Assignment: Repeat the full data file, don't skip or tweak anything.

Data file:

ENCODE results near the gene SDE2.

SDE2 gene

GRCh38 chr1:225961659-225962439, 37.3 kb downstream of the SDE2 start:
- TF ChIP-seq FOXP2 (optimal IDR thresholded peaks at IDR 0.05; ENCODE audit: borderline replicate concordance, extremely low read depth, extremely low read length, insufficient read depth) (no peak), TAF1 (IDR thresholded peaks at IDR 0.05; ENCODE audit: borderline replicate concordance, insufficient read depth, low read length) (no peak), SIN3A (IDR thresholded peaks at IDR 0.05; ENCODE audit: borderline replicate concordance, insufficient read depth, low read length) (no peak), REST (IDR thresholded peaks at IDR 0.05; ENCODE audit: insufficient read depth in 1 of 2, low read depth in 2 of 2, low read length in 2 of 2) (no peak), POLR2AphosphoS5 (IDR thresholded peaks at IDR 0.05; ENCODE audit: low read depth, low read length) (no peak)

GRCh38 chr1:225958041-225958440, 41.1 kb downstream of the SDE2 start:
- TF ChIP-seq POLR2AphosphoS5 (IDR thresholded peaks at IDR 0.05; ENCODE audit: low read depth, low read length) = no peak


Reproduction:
ENCODE results near the gene SDE2.

SDE2 gene

GRCh38 chr1:225961659-225962439, 37.3 kb downstream of the SDE2 start:
- TF ChIP-seq FOXP2 (optimal IDR thresholded peaks at IDR 0.05; ENCODE audit: borderline replicate concordance, extremely low read depth, extremely low read length, insufficient read depth) (no peak), TAF1 (IDR thresholded peaks at IDR 0.05; ENCODE audit: borderline replicate concordance, insufficient read depth, low read length) (no peak), SIN3A (IDR thresholded peaks at IDR 0.05; ENCODE audit: borderline replicate concordance, insufficient read depth, low read length) (no peak), REST (IDR thresholded peaks at IDR 0.05; ENCODE audit: insufficient read depth in 1 of 2, low read depth in 2 of 2, low read length in 2 of 2) (no peak), POLR2AphosphoS5 (IDR thresholded peaks at IDR 0.05; ENCODE audit: low read depth, low read length) (no peak)

GRCh38 chr1:225958041-225958440, 41.1 kb downstream of the SDE2 start:
- TF ChIP-seq POLR2AphosphoS5 (IDR thresholded peaks at IDR 0.05; ENCODE audit: low read depth, low read length) = no peak